There was also a tight schedule constraint on the design project, and it was important that the board be completed successfully on the first spin. By basing the system design on an FPGA, the board could be worked before the final details of the FPGA were complete, and any last-minute problems could be corrected by modifying the FPGA design. In this case, the strategy paid off, as the ADC hadn’t passed characterization at the time the prototype was implemented. Several major changes, including changes to the clocking strategy, were required as a result of the ADC characterization.
The FPGA was connected to the 8-channel ADC, the GPS receiver, the USB microcontroller/PHY, some external memory, and a custom control interface (see figure 1). Key to the success of the design was careful crafting of the analog and digital portions of the board so that digital noise didn’t compromise the SNR. That’s one place where Axcon’s considerable design experience paid off. “We came in at about four months from project specification to working prototype,” continues Enggaard. “We always try to control costs by getting the design right the first time. That works in the best interests of both Axcon and our clients.”
(Image courtesy of Axcon.)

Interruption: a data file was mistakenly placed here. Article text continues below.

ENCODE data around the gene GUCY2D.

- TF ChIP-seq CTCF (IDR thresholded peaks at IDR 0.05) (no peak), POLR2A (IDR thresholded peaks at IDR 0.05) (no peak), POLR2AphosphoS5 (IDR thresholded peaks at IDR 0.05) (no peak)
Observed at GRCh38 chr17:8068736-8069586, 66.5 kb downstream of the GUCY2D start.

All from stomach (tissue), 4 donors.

TrackMan has already seen a great deal of interest since its introduction. The briefcase-sized unit is perfect for golf club manufacturers that want to analyze their equipment during the design phase. It is also highly desirable to advanced golf players for careful analysis of their swing and ball flight. Training facilities are installing the systems and applying them in advanced training programs. Additionally, TV broadcasters are using them in order to enhance their broadcasts of professional tournaments with accurate, real-time tracking of the ball’s speed and flight path in their on-screen graphics.
Denmark-based Axcon has been in business for almost three years, specializing in FPGA-based board and system design. They use a variety of FPGA vendors and technologies, depending on what fits the bill for each specific project. They also provide training to customers in FPGA design and in signal integrity.